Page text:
For Office 365 customers looking to keep their user authentication mechanism on-premises, whether for security requirements or otherwise, Active Directory Federation Services (AD FS) provides Single Sign-On (SSO) functionality, client access policy control, and web page sign in customization. This guide will provide a fool-proof walkthrough of how to install, configure, and deploy AD FS on Server 2012 R2 for use with Office 365.
Before we begin, let's take a moment and plan our AD FS farm topology. It is recommended practice to deploy AD FS with redundancy/high-availability, as well as a secondary Disaster Recovery site, if possible. Standard AD FS configurations opt for a 1:1 ratio of federation servers to proxy servers. For these reasons, the minimum recommended configuration of servers would be two federation servers and two proxy servers, with each fed/proxy pair hosted on separate physical servers. Below is an example of a high-level topology for a 2 & 2 farm:
Now on to the real fun.
- At least one verified "vanity" domain in your Office 365 tenant
- Active Directory synchronization
- SSL certificate from a trusted Certification Authority
- Internal/external DNS records pointing to your respective federation and proxy servers
- AD FS requirements
- Update server with all required patches
- Install the Microsoft Online Services Sign-In Assistant (SIA)
- Install the Windows Azure Active Directory (WAAD) module for PowerShell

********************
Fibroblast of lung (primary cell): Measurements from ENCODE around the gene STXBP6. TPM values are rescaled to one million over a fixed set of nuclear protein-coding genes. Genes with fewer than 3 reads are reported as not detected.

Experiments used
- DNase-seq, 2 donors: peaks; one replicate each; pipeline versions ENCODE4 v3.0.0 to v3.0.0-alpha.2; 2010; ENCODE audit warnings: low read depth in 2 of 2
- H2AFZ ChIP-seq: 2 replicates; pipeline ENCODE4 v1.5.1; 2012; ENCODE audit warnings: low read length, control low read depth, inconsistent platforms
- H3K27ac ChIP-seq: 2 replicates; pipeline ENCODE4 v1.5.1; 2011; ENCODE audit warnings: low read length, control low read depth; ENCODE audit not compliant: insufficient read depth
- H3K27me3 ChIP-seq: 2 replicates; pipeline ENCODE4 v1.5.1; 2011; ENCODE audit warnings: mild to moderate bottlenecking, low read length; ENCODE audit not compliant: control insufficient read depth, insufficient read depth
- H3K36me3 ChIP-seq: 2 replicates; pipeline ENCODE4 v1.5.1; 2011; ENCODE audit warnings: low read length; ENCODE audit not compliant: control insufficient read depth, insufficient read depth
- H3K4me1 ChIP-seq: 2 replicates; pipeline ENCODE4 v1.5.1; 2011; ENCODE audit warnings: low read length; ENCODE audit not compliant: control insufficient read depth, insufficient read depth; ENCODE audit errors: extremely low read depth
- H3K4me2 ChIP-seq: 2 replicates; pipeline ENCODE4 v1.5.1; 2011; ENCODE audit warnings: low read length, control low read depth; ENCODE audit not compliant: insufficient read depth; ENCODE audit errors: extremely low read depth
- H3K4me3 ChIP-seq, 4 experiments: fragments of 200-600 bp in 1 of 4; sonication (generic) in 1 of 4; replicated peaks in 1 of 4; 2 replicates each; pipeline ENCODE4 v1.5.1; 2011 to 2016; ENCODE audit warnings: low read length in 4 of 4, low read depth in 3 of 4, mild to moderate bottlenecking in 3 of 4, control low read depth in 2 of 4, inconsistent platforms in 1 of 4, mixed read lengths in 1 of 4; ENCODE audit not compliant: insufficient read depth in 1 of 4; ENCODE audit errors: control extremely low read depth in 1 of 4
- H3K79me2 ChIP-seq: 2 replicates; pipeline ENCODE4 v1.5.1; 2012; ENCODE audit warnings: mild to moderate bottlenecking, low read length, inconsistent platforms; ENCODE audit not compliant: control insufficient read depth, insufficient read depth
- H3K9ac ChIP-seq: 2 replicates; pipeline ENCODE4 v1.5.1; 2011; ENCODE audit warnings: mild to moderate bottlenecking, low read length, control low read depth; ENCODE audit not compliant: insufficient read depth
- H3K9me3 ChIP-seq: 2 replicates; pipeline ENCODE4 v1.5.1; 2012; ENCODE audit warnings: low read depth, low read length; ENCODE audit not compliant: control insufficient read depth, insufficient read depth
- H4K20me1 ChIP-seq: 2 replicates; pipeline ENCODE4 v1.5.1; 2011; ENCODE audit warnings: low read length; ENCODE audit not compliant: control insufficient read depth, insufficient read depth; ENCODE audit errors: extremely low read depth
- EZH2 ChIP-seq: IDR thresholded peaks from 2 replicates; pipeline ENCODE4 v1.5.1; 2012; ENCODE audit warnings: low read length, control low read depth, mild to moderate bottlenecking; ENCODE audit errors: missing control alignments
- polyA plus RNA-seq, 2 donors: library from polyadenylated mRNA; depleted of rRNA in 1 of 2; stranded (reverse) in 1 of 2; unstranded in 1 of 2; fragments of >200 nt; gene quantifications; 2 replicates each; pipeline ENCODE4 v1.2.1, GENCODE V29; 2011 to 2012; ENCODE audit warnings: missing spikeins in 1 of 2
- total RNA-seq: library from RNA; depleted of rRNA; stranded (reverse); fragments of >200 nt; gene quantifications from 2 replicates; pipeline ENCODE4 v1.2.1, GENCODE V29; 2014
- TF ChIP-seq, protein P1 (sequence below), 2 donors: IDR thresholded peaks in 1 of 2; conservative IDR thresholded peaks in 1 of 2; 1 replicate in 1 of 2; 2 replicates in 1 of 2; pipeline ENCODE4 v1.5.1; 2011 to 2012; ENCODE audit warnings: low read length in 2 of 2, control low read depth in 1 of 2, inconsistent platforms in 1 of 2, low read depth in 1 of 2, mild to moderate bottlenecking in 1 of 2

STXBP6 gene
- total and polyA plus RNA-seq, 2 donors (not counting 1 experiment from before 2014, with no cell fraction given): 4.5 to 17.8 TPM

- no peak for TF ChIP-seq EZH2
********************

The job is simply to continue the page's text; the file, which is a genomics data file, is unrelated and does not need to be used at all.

- Enable Group Managed Service Accounts (optional but recommended)
From the Server Manager Dashboard, click 'Add roles and features'.
|2.||Review prerequisites and click Next.|
|3.||Select Role-based or feature-based installation and click Next.|
|4.||Verify the server you will be adding the role to and click Next.|
|5.||Check the box for Active Directory Federation Services and click Next.|
|6.||We don't need to install any features, so click Next.|
|7.||Review the AD FS info and requirements, then click Next.|
|8.||Leave the Restart the destination server automatically if required box unchecked, since AD FS will not require a restart. Verify that the AD FS role is shown, then click Install.|
|9.||Once installation has succeeded, click Configure the federation service on this server.|
|10.||In the AD FS Configuration Wizard, select Create the first federation server in a federation server farm, then click Next.|